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Old 06-18-2013, 10:04 AM
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Originally Posted by wanttobehealthy View Post
So, it angers me that he thinks and would accuse me of finding joy in his f' up because I felt nothing but sadness and hurt all day-- I wish I'd felt joy or even anger. That would have been more comfortable I think...
But WTBH, this is what he DOES.

With all due respect, I am surprised at this point that you still react emotionally to his BS. That he still has power over you to make you doubt yourself and your judgement.

And I say this kindly, because I know recognizing the big shiny steel hooks coming our way is challenging. Often, we don't see them until they are hanging off our lip.

He's good at hooking you. You need to be better at seeing them coming.

Sure, I have moments where I wish my girls' Dad would be more accessible and available, but in the end, their relationship with him is none of my business nor within my control.

You handled the situation perfectly. Who gives a sh!t what he thinks?!
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Old 06-18-2013, 10:36 AM
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Dear Tuffgirl---it was HAMMER who used the phrase: "Don't take your diagnosis form an alcoholic". I loved it so much that I "stole" it for myself and plan to use it whenever it is suitable.

Dear wtbh----Does sound like he is NPD. Of course it hurts to see your children sad--OF COURSE. Just don't give him any more credibility by buying into the sh** that he spews. Don't give him any more real estate in your head.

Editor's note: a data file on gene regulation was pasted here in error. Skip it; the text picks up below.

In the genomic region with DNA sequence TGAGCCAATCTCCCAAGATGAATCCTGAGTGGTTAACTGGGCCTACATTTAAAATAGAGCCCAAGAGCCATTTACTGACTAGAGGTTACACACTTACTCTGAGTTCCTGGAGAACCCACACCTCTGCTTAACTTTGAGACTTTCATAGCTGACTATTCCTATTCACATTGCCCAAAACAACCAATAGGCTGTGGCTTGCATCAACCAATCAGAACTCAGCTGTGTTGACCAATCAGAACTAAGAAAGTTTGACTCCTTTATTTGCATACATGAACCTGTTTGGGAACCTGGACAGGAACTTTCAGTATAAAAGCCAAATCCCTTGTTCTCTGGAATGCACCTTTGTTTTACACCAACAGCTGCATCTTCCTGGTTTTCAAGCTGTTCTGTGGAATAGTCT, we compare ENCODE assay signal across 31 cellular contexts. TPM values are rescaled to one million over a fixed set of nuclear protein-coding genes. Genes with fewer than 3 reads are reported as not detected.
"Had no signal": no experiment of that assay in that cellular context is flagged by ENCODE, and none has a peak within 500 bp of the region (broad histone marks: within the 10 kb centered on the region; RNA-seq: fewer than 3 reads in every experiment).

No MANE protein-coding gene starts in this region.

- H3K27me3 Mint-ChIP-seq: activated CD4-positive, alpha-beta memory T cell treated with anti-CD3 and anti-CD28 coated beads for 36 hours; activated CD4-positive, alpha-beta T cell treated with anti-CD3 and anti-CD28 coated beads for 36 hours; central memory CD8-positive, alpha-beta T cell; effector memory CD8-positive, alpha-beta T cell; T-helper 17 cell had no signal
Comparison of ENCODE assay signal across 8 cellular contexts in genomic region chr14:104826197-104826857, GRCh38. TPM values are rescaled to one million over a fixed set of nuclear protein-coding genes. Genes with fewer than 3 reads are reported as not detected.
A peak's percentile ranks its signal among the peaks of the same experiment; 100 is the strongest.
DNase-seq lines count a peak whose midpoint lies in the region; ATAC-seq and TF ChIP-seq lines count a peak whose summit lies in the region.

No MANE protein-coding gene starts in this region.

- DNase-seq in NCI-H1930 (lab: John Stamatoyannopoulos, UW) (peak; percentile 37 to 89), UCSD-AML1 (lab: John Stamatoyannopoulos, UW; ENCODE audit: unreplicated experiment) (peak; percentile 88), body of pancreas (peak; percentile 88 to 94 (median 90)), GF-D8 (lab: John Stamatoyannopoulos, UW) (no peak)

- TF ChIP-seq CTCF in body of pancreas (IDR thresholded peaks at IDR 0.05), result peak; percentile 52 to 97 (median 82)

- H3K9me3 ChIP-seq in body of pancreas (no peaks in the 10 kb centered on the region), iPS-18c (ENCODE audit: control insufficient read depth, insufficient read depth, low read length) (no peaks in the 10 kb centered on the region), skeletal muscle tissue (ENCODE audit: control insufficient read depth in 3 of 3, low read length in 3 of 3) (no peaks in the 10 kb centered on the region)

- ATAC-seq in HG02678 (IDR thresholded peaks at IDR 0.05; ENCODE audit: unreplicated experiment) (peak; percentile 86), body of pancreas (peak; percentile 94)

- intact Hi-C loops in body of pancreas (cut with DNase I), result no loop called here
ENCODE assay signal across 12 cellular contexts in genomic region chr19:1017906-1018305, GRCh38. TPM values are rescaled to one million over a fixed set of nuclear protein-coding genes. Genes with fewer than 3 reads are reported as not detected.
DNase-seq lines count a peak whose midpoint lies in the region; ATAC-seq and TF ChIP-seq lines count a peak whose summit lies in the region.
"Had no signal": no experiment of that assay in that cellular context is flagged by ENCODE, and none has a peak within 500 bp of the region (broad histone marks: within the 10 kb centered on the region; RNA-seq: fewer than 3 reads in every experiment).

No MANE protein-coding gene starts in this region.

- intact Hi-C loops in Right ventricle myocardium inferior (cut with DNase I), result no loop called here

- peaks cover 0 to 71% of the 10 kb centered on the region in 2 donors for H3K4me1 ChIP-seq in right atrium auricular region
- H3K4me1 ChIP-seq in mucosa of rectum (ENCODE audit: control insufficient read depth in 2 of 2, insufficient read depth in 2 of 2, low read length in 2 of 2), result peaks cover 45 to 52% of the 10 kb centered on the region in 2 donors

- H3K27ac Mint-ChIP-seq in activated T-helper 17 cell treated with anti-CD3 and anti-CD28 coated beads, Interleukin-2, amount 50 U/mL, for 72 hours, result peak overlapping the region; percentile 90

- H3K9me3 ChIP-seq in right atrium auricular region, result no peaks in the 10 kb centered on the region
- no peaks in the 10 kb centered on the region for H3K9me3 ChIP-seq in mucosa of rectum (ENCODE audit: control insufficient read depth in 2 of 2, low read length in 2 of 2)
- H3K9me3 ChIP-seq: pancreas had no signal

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Old 06-18-2013, 10:44 AM
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Originally Posted by Tuffgirl View Post
But WTBH, this is what he DOES.

With all due respect, I am surprised at this point that you still react emotionally to his BS. That he still has power over you to make you doubt yourself and your judgement.
Yeah that's what I said at the start I think.... that it surprises me too that usually it can roll right off me and this week it's making me crazy and I have real self doubt.

I'm tired, I have been sick, my boss sucks and I am ready for some down time with my kids so I am overly emotional I have no doubt...

Maybe it just has been a while since he so blatantly hurt them and didn't care and it caught me by surprise how sad I am to know they will be hurt so many more times...

I think it's about a lot more than just letting him get to me... I have been in therapy and taken time off largely bc I can't manage to get there and I think all my self doubts and questioning myself is a pretty clear indicator I need some help!
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Old 06-18-2013, 10:51 AM